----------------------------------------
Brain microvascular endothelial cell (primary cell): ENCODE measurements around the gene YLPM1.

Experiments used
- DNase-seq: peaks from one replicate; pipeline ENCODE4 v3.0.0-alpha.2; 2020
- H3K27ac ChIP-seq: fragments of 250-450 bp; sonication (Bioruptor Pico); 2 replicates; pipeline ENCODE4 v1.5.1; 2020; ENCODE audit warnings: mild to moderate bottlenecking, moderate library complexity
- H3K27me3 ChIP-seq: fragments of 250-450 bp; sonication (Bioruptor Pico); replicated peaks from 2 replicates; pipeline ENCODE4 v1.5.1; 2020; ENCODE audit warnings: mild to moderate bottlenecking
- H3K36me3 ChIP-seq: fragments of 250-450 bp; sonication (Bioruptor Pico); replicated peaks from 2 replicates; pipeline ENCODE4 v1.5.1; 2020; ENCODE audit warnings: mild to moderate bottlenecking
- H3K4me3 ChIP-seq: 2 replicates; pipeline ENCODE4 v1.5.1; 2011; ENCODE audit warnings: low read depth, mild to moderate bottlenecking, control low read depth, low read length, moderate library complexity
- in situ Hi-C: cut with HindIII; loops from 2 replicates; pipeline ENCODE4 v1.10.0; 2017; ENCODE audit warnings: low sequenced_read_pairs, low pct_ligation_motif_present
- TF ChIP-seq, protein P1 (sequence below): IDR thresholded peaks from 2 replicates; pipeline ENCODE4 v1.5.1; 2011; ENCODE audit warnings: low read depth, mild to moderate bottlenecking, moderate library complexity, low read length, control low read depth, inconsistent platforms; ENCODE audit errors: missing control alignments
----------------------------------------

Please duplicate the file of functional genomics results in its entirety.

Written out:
Brain microvascular endothelial cell (primary cell): ENCODE measurements around the gene YLPM1.

Experiments used
- DNase-seq: peaks from one replicate; pipeline ENCODE4 v3.0.0-alpha.2; 2020
- H3K27ac ChIP-seq: fragments of 250-450 bp; sonication (Bioruptor Pico); 2 replicates; pipeline ENCODE4 v1.5.1; 2020; ENCODE audit warnings: mild to moderate bottlenecking, moderate library complexity
- H3K27me3 ChIP-seq: fragments of 250-450 bp; sonication (Bioruptor Pico); replicated peaks from 2 replicates; pipeline ENCODE4 v1.5.1; 2020; ENCODE audit warnings: mild to moderate bottlenecking
- H3K36me3 ChIP-seq: fragments of 250-450 bp; sonication (Bioruptor Pico); replicated peaks from 2 replicates; pipeline ENCODE4 v1.5.1; 2020; ENCODE audit warnings: mild to moderate bottlenecking
- H3K4me3 ChIP-seq: 2 replicates; pipeline ENCODE4 v1.5.1; 2011; ENCODE audit warnings: low read depth, mild to moderate bottlenecking, control low read depth, low read length, moderate library complexity
- in situ Hi-C: cut with HindIII; loops from 2 replicates; pipeline ENCODE4 v1.10.0; 2017; ENCODE audit warnings: low sequenced_read_pairs, low pct_ligation_motif_present
- TF ChIP-seq, protein P1 (sequence below): IDR thresholded peaks from 2 replicates; pipeline ENCODE4 v1.5.1; 2011; ENCODE audit warnings: low read depth, mild to moderate bottlenecking, moderate library complexity, low read length, control low read depth, inconsistent platforms; ENCODE audit errors: missing control alignments